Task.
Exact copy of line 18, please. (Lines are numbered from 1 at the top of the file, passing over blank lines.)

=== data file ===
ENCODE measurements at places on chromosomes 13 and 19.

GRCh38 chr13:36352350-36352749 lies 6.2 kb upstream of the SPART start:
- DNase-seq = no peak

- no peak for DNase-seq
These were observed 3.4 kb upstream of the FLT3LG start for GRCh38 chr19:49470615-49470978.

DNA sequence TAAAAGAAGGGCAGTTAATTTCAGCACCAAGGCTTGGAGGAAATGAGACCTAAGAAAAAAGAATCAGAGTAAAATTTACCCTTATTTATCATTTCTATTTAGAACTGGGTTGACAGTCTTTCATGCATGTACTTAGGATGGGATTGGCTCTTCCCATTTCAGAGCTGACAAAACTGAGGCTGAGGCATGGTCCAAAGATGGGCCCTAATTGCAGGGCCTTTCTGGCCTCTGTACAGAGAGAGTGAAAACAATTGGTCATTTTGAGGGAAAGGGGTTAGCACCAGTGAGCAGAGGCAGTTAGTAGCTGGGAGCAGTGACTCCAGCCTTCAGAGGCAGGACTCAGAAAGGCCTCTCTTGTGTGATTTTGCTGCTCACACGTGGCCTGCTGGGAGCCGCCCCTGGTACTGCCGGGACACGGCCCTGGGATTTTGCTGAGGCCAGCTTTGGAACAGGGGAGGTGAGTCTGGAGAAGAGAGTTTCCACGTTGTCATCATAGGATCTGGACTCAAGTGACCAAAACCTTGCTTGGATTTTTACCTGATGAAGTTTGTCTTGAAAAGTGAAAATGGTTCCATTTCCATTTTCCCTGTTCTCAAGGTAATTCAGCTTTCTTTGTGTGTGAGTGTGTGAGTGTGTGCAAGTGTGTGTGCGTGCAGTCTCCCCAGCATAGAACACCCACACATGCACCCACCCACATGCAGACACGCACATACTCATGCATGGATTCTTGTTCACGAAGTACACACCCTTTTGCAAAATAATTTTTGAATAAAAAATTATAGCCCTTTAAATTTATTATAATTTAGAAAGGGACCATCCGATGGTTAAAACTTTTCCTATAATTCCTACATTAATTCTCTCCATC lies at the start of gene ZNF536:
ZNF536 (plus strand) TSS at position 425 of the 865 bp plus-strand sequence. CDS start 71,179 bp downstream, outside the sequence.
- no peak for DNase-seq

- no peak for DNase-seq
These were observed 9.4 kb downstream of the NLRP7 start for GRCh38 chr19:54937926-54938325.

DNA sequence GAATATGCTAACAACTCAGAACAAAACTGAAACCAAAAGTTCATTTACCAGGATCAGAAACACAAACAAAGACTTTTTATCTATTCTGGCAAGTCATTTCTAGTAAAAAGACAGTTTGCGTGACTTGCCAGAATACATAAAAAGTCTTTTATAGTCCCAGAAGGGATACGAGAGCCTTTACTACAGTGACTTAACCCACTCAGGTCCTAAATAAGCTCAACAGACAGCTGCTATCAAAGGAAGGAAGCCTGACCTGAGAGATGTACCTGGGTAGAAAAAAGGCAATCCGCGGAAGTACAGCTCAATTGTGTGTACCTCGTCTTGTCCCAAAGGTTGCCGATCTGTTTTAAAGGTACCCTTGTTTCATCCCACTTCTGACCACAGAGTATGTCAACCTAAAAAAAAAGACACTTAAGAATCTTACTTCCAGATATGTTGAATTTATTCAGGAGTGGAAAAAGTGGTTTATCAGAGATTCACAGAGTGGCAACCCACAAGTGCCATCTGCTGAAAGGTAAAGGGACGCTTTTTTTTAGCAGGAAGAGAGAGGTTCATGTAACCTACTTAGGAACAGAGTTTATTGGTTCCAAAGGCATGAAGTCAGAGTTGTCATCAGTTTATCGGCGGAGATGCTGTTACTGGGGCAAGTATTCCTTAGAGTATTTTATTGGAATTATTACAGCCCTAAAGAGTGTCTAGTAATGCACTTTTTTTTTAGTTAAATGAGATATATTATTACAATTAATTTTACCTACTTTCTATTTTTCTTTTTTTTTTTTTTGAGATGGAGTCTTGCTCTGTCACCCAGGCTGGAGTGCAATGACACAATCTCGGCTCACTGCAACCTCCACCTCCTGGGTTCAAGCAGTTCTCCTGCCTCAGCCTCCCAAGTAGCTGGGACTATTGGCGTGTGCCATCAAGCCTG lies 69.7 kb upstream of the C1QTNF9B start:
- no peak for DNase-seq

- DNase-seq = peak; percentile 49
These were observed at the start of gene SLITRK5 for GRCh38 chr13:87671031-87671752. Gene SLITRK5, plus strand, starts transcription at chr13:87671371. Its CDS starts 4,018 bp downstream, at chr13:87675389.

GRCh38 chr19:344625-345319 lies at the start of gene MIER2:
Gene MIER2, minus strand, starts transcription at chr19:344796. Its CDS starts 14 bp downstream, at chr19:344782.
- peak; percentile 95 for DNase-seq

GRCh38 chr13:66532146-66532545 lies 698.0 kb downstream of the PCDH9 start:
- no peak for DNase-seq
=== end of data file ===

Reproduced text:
GRCh38 chr13:66532146-66532545 lies 698.0 kb downstream of the PCDH9 start: